July 28, 2014

Each Kindle Fire generating more than $100 in additional revenue for Amazon

amazon_kindle_fire

We’ve learned that even though the Kindle Fire sells for only $199.99 it actually costs slightly more than that to manufacture and sell them.  What normally sounds a little bit silly – selling devices for a loss – is actually turning out to be rather profitable for Amazon.  According to a new survey conducted by investment firm RBC, each Kindle Fire is found to generate more than $100 in added revenue for Amazon.

“Kindle Fire unit economics are likely to be more favorable than consensus expectations, based primarily on frequency of digital goods purchases. Our assumption is that Amazon could sell 3-4 million Kindle Fire units in Q4, and that those units are accretive to company-average operating margin within the first six months of ownership. Our analysis assigns a cumulative lifetime operating income per unit of $136…” -RBC Capital analyst Ross Sandler

With around $136 of additional revenue over the life of each Kindle Fire this means people are using the device in exactly the manner that Amazon had hoped.  Where’s the money coming from?  Digital books and apps, what else?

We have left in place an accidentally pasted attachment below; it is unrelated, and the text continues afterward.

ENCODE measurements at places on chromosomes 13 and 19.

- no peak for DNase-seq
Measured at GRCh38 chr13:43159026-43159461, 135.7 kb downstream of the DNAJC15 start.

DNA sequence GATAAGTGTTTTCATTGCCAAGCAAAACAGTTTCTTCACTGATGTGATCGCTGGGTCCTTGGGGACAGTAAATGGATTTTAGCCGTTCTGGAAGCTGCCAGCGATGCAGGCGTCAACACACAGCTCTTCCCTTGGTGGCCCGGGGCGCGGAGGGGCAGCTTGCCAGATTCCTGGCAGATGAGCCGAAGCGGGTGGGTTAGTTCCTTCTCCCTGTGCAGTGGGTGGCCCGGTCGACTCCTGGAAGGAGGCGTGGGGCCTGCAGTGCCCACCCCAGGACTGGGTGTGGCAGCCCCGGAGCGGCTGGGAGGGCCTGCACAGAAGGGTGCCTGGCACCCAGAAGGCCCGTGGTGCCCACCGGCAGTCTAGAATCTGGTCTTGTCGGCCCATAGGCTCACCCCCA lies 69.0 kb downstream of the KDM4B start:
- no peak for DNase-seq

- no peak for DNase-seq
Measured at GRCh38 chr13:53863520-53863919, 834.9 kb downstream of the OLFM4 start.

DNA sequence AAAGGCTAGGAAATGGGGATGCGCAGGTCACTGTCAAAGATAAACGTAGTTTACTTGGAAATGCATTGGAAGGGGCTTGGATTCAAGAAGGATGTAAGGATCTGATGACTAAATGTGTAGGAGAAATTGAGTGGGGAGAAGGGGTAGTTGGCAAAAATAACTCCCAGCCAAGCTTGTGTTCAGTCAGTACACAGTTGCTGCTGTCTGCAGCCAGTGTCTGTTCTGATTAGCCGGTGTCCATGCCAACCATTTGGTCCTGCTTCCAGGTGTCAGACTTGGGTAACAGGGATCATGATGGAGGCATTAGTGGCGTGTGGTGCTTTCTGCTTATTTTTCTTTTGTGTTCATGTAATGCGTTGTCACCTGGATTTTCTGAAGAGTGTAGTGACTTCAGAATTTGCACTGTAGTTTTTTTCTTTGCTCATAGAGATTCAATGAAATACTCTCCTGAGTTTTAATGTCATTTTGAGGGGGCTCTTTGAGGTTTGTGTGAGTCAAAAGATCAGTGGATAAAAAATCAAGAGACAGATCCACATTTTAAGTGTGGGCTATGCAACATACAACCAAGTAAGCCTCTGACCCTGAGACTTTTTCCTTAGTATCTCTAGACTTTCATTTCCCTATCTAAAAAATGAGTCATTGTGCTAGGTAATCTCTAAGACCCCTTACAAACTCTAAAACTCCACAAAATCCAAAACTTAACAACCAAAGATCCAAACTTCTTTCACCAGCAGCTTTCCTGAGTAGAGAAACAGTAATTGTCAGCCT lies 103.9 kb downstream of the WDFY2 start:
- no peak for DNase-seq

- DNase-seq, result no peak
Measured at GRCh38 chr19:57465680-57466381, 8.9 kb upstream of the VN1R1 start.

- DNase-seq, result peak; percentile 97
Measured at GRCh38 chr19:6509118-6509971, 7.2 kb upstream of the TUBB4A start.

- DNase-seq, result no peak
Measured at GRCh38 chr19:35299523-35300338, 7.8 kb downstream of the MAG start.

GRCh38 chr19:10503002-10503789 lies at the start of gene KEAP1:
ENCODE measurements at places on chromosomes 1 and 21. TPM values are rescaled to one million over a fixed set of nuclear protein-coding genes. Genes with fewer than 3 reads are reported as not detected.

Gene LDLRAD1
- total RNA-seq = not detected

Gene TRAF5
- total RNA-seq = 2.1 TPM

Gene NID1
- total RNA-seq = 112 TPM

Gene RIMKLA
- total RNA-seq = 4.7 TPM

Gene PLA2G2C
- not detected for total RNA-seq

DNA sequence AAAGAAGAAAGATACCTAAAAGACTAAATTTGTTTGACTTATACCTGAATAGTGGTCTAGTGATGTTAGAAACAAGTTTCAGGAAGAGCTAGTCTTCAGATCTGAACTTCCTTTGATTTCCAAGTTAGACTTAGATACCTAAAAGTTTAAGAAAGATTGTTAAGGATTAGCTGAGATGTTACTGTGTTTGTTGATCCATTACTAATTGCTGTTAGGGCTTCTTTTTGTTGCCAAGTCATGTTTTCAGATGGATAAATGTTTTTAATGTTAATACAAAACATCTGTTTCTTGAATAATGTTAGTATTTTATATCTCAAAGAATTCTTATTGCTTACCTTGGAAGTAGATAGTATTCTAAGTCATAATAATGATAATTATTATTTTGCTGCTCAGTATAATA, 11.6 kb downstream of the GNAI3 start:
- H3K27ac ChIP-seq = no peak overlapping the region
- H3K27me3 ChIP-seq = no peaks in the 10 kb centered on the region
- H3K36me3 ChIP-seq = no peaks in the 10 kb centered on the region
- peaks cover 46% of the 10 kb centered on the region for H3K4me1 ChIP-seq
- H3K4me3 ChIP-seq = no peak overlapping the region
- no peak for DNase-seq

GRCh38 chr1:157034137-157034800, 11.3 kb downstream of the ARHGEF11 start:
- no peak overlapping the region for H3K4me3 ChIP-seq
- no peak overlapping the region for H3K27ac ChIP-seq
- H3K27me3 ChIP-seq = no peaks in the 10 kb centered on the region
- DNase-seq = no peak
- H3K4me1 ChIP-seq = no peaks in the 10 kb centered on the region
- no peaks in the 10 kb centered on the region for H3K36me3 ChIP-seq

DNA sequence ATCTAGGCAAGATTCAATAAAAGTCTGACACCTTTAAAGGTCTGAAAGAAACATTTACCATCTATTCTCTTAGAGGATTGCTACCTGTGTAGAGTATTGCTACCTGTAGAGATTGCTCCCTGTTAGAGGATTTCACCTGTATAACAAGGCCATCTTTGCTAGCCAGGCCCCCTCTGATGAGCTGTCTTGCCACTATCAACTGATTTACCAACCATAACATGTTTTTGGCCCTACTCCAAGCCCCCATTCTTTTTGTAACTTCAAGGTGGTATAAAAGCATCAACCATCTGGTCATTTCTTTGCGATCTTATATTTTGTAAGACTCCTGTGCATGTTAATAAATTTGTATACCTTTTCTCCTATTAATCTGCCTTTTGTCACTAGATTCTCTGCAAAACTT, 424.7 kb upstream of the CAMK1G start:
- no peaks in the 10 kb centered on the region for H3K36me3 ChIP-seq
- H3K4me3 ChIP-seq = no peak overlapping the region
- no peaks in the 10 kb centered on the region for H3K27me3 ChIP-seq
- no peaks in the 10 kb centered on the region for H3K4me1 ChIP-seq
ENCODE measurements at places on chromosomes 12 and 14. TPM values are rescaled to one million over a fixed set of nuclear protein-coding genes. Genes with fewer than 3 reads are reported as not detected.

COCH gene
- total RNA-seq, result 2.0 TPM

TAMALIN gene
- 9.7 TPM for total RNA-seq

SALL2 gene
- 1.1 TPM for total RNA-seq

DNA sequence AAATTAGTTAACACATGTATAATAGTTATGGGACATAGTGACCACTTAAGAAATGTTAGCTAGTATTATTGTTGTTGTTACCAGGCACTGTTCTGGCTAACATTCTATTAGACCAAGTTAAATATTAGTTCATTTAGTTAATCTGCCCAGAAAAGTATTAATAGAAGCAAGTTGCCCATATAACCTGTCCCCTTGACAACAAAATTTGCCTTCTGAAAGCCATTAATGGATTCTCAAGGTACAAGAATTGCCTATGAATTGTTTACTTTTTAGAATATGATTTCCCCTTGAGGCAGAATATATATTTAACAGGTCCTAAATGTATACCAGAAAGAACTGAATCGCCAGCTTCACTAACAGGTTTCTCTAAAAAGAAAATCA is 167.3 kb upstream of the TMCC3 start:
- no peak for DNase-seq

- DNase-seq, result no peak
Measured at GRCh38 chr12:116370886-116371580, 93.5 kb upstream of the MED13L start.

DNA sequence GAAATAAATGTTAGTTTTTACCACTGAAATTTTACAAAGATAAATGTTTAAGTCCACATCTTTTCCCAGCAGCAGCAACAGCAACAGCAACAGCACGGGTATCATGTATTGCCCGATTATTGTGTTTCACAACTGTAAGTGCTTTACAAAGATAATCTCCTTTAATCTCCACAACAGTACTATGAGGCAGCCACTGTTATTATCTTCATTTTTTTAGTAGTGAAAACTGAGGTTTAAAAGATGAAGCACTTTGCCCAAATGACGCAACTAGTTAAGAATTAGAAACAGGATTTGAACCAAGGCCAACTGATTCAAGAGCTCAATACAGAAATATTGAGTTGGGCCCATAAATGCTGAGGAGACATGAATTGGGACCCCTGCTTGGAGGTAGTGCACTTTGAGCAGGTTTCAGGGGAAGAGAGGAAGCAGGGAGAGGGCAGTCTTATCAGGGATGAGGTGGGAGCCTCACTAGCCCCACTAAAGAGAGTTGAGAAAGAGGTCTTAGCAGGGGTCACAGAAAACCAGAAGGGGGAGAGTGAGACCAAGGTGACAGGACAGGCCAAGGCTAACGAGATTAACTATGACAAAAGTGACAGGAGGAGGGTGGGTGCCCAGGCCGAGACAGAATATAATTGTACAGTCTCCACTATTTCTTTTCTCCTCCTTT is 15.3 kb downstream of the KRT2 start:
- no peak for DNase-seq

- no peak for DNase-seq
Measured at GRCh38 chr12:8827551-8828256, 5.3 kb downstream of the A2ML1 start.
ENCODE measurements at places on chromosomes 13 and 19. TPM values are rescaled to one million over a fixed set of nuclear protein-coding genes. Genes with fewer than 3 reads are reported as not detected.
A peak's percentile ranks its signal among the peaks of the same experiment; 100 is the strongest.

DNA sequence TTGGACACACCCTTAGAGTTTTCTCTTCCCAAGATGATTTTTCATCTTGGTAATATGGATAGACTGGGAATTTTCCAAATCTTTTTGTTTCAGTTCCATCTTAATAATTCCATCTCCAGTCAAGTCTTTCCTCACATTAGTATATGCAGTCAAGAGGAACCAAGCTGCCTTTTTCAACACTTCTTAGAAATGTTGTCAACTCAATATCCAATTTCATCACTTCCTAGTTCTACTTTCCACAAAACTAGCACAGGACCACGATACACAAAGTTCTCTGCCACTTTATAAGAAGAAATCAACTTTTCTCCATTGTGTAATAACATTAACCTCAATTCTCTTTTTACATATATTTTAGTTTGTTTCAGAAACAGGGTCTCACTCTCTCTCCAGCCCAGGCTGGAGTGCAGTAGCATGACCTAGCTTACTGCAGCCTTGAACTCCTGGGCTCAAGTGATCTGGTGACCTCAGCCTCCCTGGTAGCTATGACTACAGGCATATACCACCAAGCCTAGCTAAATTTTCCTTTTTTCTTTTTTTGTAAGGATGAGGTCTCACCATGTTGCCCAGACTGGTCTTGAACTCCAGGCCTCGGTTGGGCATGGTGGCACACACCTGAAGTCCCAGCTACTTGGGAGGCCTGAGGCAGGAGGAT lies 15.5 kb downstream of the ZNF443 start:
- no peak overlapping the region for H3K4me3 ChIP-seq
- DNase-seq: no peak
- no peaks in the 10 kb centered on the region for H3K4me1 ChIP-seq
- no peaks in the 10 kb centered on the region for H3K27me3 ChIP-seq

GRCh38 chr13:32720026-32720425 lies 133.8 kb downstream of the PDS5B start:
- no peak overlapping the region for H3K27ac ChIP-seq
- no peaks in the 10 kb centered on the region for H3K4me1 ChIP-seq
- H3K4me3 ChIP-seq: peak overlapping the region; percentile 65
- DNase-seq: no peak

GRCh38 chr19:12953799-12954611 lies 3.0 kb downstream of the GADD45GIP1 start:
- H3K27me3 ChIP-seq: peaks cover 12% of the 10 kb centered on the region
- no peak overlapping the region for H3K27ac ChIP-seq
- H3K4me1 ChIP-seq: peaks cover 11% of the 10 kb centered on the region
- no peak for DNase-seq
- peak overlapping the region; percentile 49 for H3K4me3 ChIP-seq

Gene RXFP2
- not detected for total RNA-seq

According to the survey, roughly 4 out of 5 Kindle Fire owners have purchase ebooks, with nearly 60% of them buying more than three of them in the first 60 days of ownership.  Assuming an average cost of $10 per book and a rate of 5 ebooks per quarter, this is where you arrive at the $100 per year.

In terms of apps and games, two-thirds of Kindle Fire users have already purchased at least one title with 41 percent of them already purchasing three or more.  Three apps per quarter averages out to $9 every three months.  Toss that into the $100 estimate and there you have it – $136.00 per year.

After some of the figures tossed around last year the estimated 3-4 million tablets sold sounds a little low to us.  Either way, it already sounds like winner.  At more than one million Kindle Fires sold per week, it’s easy to picture Amazon being happy with the early results.

Via: AllThingsD